The behavior of a tracing garbage collector may be viewed as analogous to that of a bowling alley pinsetter, which automatically sweeps up all pins that have been knocked over without disrupting pins that are still standing. Rather than trying to identify knocked-over pins, the pinsetter grabs all of the pins that are still standing, lifts them off the alley, and then runs a sweeper bar over the alley surface, removing wholesale any pins that might happen to be there without knowing or caring where they are.
A tracing GC works by visiting a certain set of "rooted" object references (which are regarded as always "reachable") and objects that are reachable via references held in reachable objects. The GC will mark such objects and protect their contents somehow. Once all such objects have been visited, the system will then visit some "special" objects (e.g. lists of weak or phantom references, or references to objects with finalizers) and others which are reachable from them but weren't reachable from ordinary rooted references, and then regard any storage which hasn't been guarded as eligible for reuse.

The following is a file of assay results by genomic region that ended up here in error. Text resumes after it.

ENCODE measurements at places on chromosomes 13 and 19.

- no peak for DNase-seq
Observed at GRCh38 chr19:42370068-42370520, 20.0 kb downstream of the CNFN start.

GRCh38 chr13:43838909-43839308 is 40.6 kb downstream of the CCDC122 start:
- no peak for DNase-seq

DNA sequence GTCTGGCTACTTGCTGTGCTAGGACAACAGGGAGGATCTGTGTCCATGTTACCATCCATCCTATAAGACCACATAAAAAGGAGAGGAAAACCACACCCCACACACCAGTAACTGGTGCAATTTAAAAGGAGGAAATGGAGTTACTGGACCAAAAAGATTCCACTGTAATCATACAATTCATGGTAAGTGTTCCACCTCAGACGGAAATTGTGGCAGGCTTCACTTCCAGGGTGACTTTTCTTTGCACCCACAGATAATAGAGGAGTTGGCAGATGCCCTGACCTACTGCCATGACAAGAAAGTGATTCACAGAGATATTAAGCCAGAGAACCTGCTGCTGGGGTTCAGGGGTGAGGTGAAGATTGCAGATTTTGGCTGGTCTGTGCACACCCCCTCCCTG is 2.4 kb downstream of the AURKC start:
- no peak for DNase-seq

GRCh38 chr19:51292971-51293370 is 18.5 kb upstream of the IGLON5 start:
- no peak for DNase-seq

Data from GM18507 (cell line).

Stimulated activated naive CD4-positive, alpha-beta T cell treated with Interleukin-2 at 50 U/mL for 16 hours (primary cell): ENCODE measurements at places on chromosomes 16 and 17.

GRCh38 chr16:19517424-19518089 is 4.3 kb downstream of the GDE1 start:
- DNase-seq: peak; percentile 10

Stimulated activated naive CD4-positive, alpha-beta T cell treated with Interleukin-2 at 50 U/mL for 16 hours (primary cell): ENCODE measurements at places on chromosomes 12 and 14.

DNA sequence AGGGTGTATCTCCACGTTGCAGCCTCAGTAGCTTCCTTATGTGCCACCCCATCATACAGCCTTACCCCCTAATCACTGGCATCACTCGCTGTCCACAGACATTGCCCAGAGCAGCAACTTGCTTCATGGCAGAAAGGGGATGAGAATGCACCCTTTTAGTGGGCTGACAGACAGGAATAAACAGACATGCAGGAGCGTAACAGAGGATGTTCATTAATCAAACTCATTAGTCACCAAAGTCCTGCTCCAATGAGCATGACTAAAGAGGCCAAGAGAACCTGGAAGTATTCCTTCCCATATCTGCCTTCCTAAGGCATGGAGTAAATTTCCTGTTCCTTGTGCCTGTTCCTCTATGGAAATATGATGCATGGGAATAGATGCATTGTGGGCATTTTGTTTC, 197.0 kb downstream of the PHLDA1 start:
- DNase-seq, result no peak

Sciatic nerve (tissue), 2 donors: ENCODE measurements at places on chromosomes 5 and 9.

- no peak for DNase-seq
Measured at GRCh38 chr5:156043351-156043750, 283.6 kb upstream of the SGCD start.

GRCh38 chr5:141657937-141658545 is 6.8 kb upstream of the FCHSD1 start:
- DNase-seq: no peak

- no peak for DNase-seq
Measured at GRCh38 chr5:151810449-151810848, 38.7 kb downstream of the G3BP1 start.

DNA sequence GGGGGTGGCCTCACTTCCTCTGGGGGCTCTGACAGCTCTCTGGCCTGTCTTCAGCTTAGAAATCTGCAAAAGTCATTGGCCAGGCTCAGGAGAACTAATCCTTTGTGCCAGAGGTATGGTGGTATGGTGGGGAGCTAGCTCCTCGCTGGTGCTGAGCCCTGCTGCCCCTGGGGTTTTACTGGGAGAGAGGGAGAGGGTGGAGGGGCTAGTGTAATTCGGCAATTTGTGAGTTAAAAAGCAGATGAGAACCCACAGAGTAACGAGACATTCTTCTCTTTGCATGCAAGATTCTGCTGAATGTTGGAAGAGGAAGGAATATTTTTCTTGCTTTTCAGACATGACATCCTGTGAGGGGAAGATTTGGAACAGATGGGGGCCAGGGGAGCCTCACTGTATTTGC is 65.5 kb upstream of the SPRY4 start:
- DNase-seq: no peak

The system will need to specially treat objects that were reachable from special objects but weren't reachable from ordinary ones, but otherwise won't need to care about "ordinary" objects that become eligible for collection. If an object doesn't have a finalizer and isn't targeted by a weak or phantom reference, the GC may reuse its associated storage without ever bothering to look at any of it. There's no need for the GC to worry about the possibility that a group of objects that aren't reachable via any rooted references might hold references to each other because the GC wouldn't bother examining of those references even if they existed.